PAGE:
Alkene or Olefin in Organic Chemistry
Alkenes names as olefins are the unsaturated hydrocarbon containing at least one double or olefinic chemical bond having different types of geometric structure and structural isomerism. Alkene or olefin structure is naming by different methods like common olefins molecules, substituted name, and IUPAC nomenclature of organic compounds in chemistry. Ethylene, propylene, butylene, etc define the common examples of alkene or olefin.
The common molecular formula of alkene CnH2n, where n = 1, 2, 3, etc.
Why Alkenes are Called Olefins?
The double bond of the alkene is known as ‘olefinic bond or ‘ethylenic bond’. But the organic naming of olefin molecules define from ethylene which is known ‘olefiant gas'( oil-forming gas molecules). Since alkenes form an oily liquid when treated with chlorine or bromine. Thus alkenes are called olefins.
The original name given to this homologous series was olefine. But later decided to reserve the suffix – ine for basic substances only. Since the naming of olefins compounds gained and use widely for alkenes. For examples, some common alkenes molecules are
Common naming of Alkene or Olefin
Common naming of alkenes or olefins compounds from the corresponding alkanes molecules and named according to the following rule
- The total number of carbon atom counted in the olefin and the name of the corresponding alkane.
- changing the name of the corresponding alkane, the suffix -ane of the latter into – ylene.
- The define position of the olefin bond indicated by numbers 1, 2, 3, 4…., or Greek letters α, β, ⋎, ઠ, …., These letters are known as locants.
- The locants of the double bond carbon atom placed before the name of the olefin.
- A hyphen has written between the locants and the name.
The locants are used only to name alkenes containing more than three carbon atoms. Therefore the alkenes with low molar mass only have the common names. Examples of such naming of alkene molecules are
|CH3CH2CH2CH=CH2||1 – pentylene
or α – pentylene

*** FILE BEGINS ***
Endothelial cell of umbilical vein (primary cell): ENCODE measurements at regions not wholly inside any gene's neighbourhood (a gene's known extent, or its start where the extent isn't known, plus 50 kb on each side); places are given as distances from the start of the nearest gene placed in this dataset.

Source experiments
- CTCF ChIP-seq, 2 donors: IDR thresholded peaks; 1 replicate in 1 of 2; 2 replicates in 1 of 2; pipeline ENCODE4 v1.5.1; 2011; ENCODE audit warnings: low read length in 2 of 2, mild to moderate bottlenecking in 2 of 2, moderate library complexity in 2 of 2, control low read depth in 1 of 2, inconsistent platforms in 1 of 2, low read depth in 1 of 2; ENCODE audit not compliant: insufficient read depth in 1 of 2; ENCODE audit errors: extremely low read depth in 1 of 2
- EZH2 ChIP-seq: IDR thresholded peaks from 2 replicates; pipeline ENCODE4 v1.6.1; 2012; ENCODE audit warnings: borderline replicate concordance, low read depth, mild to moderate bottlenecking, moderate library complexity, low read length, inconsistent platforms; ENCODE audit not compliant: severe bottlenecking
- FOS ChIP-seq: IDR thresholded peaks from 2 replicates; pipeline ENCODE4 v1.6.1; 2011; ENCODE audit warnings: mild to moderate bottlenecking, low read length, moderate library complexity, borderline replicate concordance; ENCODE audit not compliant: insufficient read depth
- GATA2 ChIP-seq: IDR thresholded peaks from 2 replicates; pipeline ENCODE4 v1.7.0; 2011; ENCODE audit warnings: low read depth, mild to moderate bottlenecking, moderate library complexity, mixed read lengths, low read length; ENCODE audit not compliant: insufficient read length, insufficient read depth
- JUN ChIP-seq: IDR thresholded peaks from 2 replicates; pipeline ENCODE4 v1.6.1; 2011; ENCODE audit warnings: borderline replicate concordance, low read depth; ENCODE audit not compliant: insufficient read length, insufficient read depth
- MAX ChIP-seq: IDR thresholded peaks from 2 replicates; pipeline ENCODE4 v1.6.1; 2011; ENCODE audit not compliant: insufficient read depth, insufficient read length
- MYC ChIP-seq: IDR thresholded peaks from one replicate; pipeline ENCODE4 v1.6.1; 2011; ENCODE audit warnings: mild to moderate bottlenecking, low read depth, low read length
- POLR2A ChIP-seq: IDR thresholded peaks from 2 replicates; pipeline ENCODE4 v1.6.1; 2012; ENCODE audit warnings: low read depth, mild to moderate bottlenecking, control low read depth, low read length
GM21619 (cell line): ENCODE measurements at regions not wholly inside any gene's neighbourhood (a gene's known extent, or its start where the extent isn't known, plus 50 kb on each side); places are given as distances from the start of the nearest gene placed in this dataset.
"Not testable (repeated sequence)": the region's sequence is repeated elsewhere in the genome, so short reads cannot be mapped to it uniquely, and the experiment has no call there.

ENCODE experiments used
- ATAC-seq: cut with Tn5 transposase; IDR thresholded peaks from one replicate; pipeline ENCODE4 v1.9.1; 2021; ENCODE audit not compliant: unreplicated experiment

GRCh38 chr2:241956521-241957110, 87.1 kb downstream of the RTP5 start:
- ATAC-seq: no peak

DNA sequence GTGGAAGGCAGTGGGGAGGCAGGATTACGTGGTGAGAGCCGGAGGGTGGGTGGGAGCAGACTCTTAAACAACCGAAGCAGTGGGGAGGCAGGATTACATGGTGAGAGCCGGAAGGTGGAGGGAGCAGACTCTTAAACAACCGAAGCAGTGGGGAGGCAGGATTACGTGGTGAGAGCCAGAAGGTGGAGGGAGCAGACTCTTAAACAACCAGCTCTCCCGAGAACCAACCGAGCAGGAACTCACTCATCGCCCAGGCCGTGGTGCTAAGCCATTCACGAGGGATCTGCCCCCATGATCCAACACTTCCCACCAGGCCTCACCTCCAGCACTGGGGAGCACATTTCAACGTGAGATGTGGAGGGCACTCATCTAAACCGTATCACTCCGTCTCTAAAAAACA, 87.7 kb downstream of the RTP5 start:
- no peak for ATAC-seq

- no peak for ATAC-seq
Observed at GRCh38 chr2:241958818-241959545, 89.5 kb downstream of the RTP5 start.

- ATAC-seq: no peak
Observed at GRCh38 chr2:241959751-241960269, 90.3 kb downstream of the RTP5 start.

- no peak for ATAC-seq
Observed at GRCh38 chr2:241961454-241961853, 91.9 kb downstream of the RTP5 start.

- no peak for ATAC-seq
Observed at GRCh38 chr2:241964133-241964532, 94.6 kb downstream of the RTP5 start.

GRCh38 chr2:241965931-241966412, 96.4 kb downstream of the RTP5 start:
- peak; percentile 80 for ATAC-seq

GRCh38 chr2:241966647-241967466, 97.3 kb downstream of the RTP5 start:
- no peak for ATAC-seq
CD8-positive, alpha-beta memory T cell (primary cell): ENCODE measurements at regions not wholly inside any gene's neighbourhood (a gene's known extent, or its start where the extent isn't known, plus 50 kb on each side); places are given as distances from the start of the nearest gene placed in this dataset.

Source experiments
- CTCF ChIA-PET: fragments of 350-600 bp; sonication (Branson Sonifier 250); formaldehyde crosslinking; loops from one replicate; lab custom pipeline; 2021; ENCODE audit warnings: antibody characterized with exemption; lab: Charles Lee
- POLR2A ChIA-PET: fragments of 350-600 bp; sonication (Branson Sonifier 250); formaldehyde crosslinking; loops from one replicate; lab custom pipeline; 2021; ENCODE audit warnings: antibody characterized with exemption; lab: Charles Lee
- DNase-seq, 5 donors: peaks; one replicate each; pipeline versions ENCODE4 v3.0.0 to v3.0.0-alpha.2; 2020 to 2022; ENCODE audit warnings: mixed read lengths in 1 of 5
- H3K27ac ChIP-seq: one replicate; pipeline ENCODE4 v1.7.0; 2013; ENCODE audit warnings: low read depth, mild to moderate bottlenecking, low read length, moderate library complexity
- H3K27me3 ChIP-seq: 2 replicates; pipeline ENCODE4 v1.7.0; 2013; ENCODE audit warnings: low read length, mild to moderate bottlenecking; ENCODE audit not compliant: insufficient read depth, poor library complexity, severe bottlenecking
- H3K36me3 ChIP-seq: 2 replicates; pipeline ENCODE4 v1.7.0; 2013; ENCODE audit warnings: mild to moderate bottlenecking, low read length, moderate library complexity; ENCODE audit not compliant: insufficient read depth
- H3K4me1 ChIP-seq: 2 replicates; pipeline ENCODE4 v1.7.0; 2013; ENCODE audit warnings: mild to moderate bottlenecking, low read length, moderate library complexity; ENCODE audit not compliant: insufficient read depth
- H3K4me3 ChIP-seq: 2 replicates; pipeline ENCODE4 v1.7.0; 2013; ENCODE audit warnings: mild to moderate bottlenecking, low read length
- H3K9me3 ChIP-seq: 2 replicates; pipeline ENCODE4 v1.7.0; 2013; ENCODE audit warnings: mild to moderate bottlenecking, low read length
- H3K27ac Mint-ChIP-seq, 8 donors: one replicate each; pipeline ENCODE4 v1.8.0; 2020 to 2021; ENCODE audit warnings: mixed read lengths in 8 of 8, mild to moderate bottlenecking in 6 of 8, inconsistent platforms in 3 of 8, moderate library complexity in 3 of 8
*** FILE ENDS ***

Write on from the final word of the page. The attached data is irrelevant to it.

or β – pentylene
Substituted naming Ethylene, Propylene, Butylene
In this method, ethylene considers as the parent substance. Therefore the higher member is the derivatives of ethylene.
When we naming of mono-substituted organic compounds no difficulty arises. But the disubstituted derivative of ethylene, naming as an asymmetrical and symmetrical hydrocarbon.
- When the groups attached to the same carbon atom of the olefins nomenclature as the asymmetrical organic compounds.
- But when the groups attached to the different carbon atom of the alkene or olefin nomenclature as the symmetrical in organic chemistry.
|CH3 (H3C)C = CH2||as-dimethyl ethylene|
|CH3CH = CHCH3||sym-dimethyl ethylene|
IUPAC Nomenclature Alkenes or Olefins
- According to the IUPAC nomenclature of organic compounds like alkenes or olefins, the suffix name of the olefins = ene. Thus the series becomes the alkene series.
- Find the longest carbon chain structure containing the olefinic bond name as the parent alkene in the IUPAC nomenclature.
- The position of the double bond and side chains indicated by numbers, the lowest number possible being given to the double bond, and placed before the suffix.
- Thus the name of which is obtained by changing the suffix – ane of the corresponding alkanes into – alkenes.
Take an example of IUPAC name alkene containing a double bond and a side chain in the structure
Isomerism of Ethylene, Propylene, Butylene
An organic compound that has the same molecular weight but differs in its structure said to the structural isomerism.
Except for ethylene, propylene all the alkenes show structural isomerism. For example, butylene C4H8 has three structural isomers.
Structural isomers of pentene molecules
The molecular formula of the pentene
Now take each one in turn and introduce one double bond, starting at the least substituted end and shifting the double bond inwards. Therefore isomeric pentenes show five structural isomers nomenclature of these compounds in organic chemistry.
Geometric isomerism of Ethylene and Propylene
Isomers that have the same chemical structure but different configuration name to be stereoisomerism. There are two types of stereoisomers
- Optical isomerism
- Geometrical isomerism
In optical isomerism, all or at least some of the isomers are optically active.
But in geometric isomerism name as cis-trans isomerism, there are exist different configurations for a given chemical structure of ethylene and propylene
These isomers may or may not be optically active because the optical activity is not define criterion for geometric isomers of alkene or olefin.